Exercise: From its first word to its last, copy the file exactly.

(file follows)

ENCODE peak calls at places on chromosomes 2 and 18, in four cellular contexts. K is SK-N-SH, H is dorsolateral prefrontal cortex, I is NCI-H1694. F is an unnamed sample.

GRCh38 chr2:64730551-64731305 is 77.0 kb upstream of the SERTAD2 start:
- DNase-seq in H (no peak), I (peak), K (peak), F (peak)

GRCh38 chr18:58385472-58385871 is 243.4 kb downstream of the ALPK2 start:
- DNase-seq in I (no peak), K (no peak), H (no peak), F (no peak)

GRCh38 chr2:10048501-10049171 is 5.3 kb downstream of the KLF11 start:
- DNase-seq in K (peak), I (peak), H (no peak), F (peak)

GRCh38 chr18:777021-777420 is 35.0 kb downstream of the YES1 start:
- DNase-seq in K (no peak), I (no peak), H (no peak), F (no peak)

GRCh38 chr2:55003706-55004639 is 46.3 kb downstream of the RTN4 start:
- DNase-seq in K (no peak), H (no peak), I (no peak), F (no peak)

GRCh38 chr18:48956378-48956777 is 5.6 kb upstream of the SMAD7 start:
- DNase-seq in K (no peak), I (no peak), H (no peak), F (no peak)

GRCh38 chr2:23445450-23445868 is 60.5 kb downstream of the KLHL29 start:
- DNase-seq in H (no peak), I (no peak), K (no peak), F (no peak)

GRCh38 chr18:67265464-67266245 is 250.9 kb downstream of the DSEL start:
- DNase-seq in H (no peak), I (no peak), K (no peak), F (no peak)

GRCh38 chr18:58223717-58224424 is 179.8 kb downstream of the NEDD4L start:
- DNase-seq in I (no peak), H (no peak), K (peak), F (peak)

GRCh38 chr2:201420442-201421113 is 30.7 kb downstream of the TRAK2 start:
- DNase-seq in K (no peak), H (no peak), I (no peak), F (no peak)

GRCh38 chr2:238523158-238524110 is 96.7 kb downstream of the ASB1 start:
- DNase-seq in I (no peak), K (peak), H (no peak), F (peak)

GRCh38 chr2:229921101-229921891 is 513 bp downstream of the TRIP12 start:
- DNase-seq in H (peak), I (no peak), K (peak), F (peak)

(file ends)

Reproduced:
ENCODE peak calls at places on chromosomes 2 and 18, in four cellular contexts. K is SK-N-SH, H is dorsolateral prefrontal cortex, I is NCI-H1694. F is an unnamed sample.

GRCh38 chr2:64730551-64731305 is 77.0 kb upstream of the SERTAD2 start:
- DNase-seq in H (no peak), I (peak), K (peak), F (peak)

GRCh38 chr18:58385472-58385871 is 243.4 kb downstream of the ALPK2 start:
- DNase-seq in I (no peak), K (no peak), H (no peak), F (no peak)

GRCh38 chr2:10048501-10049171 is 5.3 kb downstream of the KLF11 start:
- DNase-seq in K (peak), I (peak), H (no peak), F (peak)

GRCh38 chr18:777021-777420 is 35.0 kb downstream of the YES1 start:
- DNase-seq in K (no peak), I (no peak), H (no peak), F (no peak)

GRCh38 chr2:55003706-55004639 is 46.3 kb downstream of the RTN4 start:
- DNase-seq in K (no peak), H (no peak), I (no peak), F (no peak)

GRCh38 chr18:48956378-48956777 is 5.6 kb upstream of the SMAD7 start:
- DNase-seq in K (no peak), I (no peak), H (no peak), F (no peak)

GRCh38 chr2:23445450-23445868 is 60.5 kb downstream of the KLHL29 start:
- DNase-seq in H (no peak), I (no peak), K (no peak), F (no peak)

GRCh38 chr18:67265464-67266245 is 250.9 kb downstream of the DSEL start:
- DNase-seq in H (no peak), I (no peak), K (no peak), F (no peak)

GRCh38 chr18:58223717-58224424 is 179.8 kb downstream of the NEDD4L start:
- DNase-seq in I (no peak), H (no peak), K (peak), F (peak)

GRCh38 chr2:201420442-201421113 is 30.7 kb downstream of the TRAK2 start:
- DNase-seq in K (no peak), H (no peak), I (no peak), F (no peak)

GRCh38 chr2:238523158-238524110 is 96.7 kb downstream of the ASB1 start:
- DNase-seq in I (no peak), K (peak), H (no peak), F (peak)

GRCh38 chr2:229921101-229921891 is 513 bp downstream of the TRIP12 start:
- DNase-seq in H (peak), I (no peak), K (peak), F (peak)